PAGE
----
Indigenous People make up less than 5% of the world population, but protect close to 80% of the planet’s biodiversity and own, occupy, or use 25% of the world’s surface area. To reach the goals of the Paris Agreement by 2050, we need rapid expansion of the renewable energy industry, as well as increased mining for minerals. These could come at a cost often bared by the indigenous groups – for example, land title issues and destruction of habitats. Therefore, the energy transition needs to be done in partnership with, and not negatively affect, indigenous communities and land stewards.
However, the Business and Human Rights Center’s Renewable Energy & Human Rights benchmark found that the renewable energy industry on average scored less than 1 out of 6 points on their commitments to respect the rights of indigenous peoples and affected communities, and on their approaches to respecting land rights.
A social contract requires consent
The theme for this year’s commemoration of the International Day of the World’s Indigenous Peoples is “redesigning the social contract”, where Indigenous People’s own ways of governance and life are respected and based on their free, prior and informed consent (FPIC).
As investors, we expect companies with land-based operations to commit to upholding FPIC to ensure indigenous communities consent to operations on or near their land – to mitigate risk to people and business, as well as to identify opportunities for mutual benefit. FPIC should be the premise of any business decision that would have a negative impact on local stakeholders, not the other way round. A hopeful best practice emerging in Canada on the opportunity side of things is the creation of partnerships between companies and indigenous communities, whereby the community owns a direct equity stake in the project. Such partnerships aide economic reconciliation with indigenous communities, and establish better social contracts that are mutually beneficial.
Commitments versus practice
Although the Renewable Energy & Human Rights benchmark also found that most companies have basic commitments to FPIC in place, unfortunately policy commitments do not readily translate to good practice on the ground – as was demonstrated in 2020 when mining companies Rio Tinto and BHP destroyed an Aboriginal cultural heritage site at Juukan Gorge in Australia, a tragedy that could have been easily prevented. In order to ensure that this type of harm to indigenous people and culture does not happen again, investors need to have a better understanding of the underlying practices and indicators of strong FPIC.
At Columbia Threadneedle Investments, we have been engaging companies in the energy, mining and renewable energy sectors this year to encourage more transparency around the implementation of respect for indigenous rights. We have identified that at a minimum, companies need to have human rights due diligence processes in place, conduct human rights impact assessments at the site or project level and commit to respect the UN Declaration on the Rights of Indigenous Peoples.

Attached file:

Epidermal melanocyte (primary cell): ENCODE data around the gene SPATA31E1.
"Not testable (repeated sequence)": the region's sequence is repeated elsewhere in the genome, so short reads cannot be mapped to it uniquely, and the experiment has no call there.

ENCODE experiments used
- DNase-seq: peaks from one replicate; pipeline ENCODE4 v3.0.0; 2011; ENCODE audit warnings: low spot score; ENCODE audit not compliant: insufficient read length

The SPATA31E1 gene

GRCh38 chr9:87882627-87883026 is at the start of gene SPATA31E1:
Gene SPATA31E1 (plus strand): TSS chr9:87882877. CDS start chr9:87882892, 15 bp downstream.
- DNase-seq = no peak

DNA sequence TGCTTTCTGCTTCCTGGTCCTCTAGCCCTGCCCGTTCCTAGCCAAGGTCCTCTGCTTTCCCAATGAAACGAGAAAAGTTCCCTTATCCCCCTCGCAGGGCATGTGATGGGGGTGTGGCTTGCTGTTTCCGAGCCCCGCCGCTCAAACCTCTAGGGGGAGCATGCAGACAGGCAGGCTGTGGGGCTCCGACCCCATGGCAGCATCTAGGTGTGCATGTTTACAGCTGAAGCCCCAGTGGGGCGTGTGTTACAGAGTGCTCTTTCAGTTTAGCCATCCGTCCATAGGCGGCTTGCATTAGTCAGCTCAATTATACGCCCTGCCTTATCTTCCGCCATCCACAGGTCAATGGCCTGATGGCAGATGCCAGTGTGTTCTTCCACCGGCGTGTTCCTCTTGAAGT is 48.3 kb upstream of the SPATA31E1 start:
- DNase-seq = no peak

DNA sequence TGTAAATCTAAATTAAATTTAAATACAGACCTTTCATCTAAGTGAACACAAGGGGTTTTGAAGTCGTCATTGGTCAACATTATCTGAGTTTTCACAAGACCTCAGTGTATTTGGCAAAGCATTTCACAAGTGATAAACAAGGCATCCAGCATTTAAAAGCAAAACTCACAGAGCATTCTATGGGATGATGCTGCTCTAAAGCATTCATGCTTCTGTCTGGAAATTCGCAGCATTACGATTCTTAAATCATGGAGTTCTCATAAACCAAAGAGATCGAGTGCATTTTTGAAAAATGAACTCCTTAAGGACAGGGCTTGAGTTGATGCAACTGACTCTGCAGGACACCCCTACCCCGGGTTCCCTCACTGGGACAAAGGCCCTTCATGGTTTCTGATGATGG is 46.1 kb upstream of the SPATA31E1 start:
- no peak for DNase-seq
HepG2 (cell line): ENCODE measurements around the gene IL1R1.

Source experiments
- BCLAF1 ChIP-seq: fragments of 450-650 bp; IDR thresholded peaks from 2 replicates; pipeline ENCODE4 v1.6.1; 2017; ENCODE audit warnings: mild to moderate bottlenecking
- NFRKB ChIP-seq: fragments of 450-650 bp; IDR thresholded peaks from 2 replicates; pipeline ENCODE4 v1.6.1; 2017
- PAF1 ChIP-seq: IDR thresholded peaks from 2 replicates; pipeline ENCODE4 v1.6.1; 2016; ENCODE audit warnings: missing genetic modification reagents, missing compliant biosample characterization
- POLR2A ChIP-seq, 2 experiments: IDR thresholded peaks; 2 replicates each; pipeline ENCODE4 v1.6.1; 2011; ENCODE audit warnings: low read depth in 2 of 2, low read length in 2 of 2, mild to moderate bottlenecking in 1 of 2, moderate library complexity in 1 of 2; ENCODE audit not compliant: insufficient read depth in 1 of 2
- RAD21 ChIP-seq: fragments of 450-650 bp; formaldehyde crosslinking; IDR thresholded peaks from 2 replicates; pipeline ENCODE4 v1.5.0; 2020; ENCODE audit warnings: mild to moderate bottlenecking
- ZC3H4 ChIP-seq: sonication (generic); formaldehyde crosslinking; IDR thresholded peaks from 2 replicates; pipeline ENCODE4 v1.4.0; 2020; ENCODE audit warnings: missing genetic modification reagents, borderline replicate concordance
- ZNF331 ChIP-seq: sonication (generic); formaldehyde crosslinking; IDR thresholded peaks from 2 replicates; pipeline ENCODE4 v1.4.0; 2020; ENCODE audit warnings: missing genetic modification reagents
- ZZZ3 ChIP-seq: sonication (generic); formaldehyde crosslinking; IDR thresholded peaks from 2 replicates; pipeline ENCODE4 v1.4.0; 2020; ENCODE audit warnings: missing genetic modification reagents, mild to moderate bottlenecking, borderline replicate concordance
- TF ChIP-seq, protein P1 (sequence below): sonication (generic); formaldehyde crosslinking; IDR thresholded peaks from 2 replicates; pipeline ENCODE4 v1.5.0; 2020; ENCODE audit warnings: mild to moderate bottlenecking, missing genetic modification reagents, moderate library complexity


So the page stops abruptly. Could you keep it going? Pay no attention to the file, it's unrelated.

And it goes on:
What other information can investors ask from investee companies, particularly those in the extractives and energy sectors, to understand how robust their public commitments to respecting indigenous rights are in practice? Here are ten questions we have found helpful in our own engagements with companies:
- How are concerns from affected communities escalated to the top, and does senior management and the board have responsibility for and oversight of indigenous relationships?
- What type of expert advice does the board and senior management take into account to inform them of good practice, such as an external advisory committee consisting of indigenous representatives?
- How does the company identify indigenous persons and how does it discern what constitutes customary, ancestry, or collective land, territories, cultural heritage and resources in each project area?
- How often is FPIC reviewed and renewed? What is the company’s contingency plan if FPIC wasn’t granted, or would the company still proceed as usual assuming FPIC is a soft requirement? Once agreements between the company and communities or titleholders are signed, how does the company ensure there is ongoing project-based consultation and consent?
- What does the company and the community define as consent, and with whom has consent been secured? Are there any groups (neighbouring, or otherwise) which have not consented?
- Do the contracts contain any elements that would prohibit titleholders from speaking out publicly in cases of discontent?
- Is the company able to provide transparency into contracts with indigenous communities or disclose them in full, and if not, why? (i.e. a good reason would be that the indigenous communities do not want contracts to be made public)
- Can the company provide insight into grievance cases and the actions it has taken to provide remedy?
- How does the company work with the local authority to respect indigenous rights when lands are not officially titled to the local indigenous groups?
- How does the company incorporate benefits-sharing with communities explicitly into its projects?
With any best practice related to minimising harm of affected people, what constitutes robust FPIC and a good relationship with indigenous communities should be informed by what indigenous communities themselves identify as being best practice.
Interested in learning more? For further reading, we would recommend: